If you want to display the design mode grid as in Microsoft Visual Studio .NET 2003 and Visual Basic 6, click the Options command on the Tools menu, click Windows Form Designer, and then click General. Set ShowGrid to True, and set LayOutMode to SnapToGrid. You will need to close and reopen the project for the change to take effect.
Position the mouse pointer on the lower-right corner of the button.
When the mouse pointer rests on a resize handle of a selected object, it becomes a resizing pointer. You can use the resizing pointer to change the size of an object.
Enlarge the button by dragging the pointer down and to the right.
When you release the mouse button, the button changes size and snaps to the grid.
Use the resizing pointer to return the button to its original size, and then move the button back to its original location on the form.
Now you'll add a second button to the form, below the first button.
Add a second button
Click the Toolbox tab to display the Toolbox.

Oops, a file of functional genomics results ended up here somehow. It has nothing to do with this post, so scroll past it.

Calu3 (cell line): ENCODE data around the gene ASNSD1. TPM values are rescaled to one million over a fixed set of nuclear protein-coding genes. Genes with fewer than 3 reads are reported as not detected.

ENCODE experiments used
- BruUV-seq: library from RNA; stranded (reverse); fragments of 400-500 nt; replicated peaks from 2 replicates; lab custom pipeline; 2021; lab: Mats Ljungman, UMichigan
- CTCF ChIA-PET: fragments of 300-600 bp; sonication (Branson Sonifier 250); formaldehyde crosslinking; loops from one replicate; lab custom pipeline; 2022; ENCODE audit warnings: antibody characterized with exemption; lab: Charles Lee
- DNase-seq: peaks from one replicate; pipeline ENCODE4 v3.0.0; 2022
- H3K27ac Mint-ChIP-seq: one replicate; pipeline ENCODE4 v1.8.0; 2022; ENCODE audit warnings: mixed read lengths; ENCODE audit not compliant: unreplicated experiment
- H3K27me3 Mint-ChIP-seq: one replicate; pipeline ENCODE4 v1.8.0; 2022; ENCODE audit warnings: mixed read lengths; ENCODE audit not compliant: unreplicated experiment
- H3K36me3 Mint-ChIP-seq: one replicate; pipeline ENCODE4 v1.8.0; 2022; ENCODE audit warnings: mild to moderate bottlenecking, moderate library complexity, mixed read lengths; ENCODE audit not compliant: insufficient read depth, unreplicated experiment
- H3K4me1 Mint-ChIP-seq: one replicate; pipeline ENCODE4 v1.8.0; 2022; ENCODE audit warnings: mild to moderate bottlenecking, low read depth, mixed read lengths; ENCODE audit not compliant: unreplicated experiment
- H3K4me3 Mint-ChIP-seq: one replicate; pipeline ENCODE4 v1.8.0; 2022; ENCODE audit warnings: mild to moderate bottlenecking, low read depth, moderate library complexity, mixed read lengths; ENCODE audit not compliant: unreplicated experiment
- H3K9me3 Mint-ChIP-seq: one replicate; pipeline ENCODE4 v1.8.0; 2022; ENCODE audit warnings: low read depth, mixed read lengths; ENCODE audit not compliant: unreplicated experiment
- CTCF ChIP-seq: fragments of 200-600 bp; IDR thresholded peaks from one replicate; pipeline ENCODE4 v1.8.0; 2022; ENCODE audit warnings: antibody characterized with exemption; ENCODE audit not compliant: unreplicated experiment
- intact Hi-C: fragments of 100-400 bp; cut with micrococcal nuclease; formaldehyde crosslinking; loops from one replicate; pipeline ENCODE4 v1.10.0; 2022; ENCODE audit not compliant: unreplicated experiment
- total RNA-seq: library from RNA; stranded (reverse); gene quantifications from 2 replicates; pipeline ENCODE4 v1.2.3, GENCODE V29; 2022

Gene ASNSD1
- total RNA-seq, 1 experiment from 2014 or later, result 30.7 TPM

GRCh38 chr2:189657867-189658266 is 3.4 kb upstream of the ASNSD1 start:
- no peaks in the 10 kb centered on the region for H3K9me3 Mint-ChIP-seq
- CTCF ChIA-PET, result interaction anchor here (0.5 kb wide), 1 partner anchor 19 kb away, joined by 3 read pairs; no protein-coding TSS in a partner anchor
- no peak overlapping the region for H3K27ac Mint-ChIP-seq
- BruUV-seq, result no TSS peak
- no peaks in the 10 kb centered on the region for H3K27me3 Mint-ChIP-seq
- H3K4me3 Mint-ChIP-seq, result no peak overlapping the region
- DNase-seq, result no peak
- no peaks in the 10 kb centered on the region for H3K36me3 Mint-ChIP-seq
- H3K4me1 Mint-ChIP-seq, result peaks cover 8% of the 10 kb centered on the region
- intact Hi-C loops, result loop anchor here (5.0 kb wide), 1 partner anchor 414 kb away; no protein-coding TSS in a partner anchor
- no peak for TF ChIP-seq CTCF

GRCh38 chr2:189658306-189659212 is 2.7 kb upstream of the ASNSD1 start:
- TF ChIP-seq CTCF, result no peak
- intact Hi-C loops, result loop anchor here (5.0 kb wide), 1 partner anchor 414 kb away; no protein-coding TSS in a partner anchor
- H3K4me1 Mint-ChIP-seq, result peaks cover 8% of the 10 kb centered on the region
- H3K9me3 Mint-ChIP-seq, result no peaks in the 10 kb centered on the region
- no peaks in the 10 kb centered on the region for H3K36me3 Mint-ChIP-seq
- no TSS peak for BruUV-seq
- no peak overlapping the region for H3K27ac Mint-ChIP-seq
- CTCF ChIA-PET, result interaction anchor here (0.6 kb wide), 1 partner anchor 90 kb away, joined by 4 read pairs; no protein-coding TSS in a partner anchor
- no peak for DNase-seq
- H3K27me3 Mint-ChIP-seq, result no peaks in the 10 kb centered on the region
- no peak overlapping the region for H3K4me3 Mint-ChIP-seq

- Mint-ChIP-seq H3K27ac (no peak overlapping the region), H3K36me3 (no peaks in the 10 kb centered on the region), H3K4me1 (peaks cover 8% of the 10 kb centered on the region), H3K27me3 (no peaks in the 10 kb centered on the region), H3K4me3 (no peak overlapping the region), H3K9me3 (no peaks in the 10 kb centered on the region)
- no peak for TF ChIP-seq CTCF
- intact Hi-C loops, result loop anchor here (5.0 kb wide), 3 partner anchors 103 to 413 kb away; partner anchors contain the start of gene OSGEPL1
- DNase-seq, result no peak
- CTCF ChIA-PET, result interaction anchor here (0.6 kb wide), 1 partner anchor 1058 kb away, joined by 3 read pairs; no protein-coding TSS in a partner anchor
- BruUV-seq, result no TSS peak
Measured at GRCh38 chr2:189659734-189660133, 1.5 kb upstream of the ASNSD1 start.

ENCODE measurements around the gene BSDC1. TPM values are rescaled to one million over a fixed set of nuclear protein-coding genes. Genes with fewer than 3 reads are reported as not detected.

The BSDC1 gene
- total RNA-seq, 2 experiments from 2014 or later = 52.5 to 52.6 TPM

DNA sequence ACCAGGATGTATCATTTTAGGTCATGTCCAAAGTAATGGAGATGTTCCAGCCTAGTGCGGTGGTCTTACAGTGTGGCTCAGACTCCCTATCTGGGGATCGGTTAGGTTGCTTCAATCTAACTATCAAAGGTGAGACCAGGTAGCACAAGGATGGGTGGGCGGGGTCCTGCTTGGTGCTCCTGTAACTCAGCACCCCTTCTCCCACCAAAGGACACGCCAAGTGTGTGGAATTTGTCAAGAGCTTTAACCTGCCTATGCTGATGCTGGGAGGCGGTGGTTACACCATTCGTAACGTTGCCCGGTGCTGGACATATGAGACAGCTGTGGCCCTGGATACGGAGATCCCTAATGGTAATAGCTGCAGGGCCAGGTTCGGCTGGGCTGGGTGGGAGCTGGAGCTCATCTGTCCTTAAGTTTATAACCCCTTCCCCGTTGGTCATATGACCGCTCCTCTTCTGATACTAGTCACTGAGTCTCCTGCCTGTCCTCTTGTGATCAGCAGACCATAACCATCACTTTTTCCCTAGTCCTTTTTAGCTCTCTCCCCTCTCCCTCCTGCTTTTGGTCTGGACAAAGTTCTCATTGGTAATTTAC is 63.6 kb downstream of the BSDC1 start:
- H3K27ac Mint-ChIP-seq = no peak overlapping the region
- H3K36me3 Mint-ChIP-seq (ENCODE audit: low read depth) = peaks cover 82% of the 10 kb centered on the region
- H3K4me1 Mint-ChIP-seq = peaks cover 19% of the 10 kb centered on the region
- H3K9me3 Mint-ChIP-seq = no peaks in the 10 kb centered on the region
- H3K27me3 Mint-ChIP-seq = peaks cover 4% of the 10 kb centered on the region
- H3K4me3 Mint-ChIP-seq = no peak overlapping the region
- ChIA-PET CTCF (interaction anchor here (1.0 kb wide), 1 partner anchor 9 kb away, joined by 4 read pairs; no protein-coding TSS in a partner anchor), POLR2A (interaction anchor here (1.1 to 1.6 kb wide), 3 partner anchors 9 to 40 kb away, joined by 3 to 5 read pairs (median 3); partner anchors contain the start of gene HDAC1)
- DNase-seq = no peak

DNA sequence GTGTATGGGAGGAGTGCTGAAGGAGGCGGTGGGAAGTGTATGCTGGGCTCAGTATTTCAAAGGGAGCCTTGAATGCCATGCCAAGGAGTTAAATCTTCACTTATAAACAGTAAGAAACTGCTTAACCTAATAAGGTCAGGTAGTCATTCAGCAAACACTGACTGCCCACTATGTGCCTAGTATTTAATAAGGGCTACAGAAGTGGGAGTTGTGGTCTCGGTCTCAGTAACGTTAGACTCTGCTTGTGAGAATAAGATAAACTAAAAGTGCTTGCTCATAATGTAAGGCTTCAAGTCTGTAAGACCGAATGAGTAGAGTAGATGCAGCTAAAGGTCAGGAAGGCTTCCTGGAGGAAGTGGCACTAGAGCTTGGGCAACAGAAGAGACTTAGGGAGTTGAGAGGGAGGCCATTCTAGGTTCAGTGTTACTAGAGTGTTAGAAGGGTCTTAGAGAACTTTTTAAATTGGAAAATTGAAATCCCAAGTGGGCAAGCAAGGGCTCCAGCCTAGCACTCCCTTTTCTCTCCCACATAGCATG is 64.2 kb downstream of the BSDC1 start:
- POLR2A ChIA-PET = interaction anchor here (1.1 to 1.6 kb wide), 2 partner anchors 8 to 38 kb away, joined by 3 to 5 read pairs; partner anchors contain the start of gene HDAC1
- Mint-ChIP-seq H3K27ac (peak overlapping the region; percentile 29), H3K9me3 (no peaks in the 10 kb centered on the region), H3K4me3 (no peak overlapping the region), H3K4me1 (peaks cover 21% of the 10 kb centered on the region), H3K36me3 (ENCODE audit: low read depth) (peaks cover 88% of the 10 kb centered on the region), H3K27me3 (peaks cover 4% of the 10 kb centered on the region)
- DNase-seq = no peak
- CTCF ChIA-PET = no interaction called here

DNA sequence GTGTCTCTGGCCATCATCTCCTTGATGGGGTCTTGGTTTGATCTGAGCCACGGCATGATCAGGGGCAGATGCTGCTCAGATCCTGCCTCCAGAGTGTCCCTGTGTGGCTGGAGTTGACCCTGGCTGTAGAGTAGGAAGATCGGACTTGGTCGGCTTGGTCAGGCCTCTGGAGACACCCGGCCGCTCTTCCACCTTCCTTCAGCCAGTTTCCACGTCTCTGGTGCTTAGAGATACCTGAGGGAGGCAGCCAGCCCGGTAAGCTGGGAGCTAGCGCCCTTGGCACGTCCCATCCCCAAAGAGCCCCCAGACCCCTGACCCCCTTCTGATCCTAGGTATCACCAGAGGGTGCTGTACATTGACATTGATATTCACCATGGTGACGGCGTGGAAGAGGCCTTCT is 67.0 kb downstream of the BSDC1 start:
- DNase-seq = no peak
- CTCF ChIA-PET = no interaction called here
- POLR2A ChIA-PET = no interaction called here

Click the Button control in the Toolbox (single-click this time), and then move the mouse pointer over the form.
The mouse pointer changes to crosshairs and a button icon. The crosshairs are designed to help you draw the rectangular shape of the button on the form, and you can use this method as an alternative to double-clicking to create a control of the default size.
Drag the pointer down and to the right. Release the mouse button to complete the button, and watch it snap to the form.
Resize the button object so that it is the same size as the first button, and then move it below the first button on the form. (Use the snapline feature to help you.)
At any time, you can delete an object and start over again by selecting the object on the form and then pressing Delete. Feel free to create and delete objects to practice creating your user interface.
Now you'll add the labels used to display the numbers in the program. A label is a special user interface element designed to display text, numbers, or symbols when a program runs. When the user clicks the Lucky Seven program's Spin button, three random numbers appear in the label boxes. If one of the numbers is a 7, the user wins.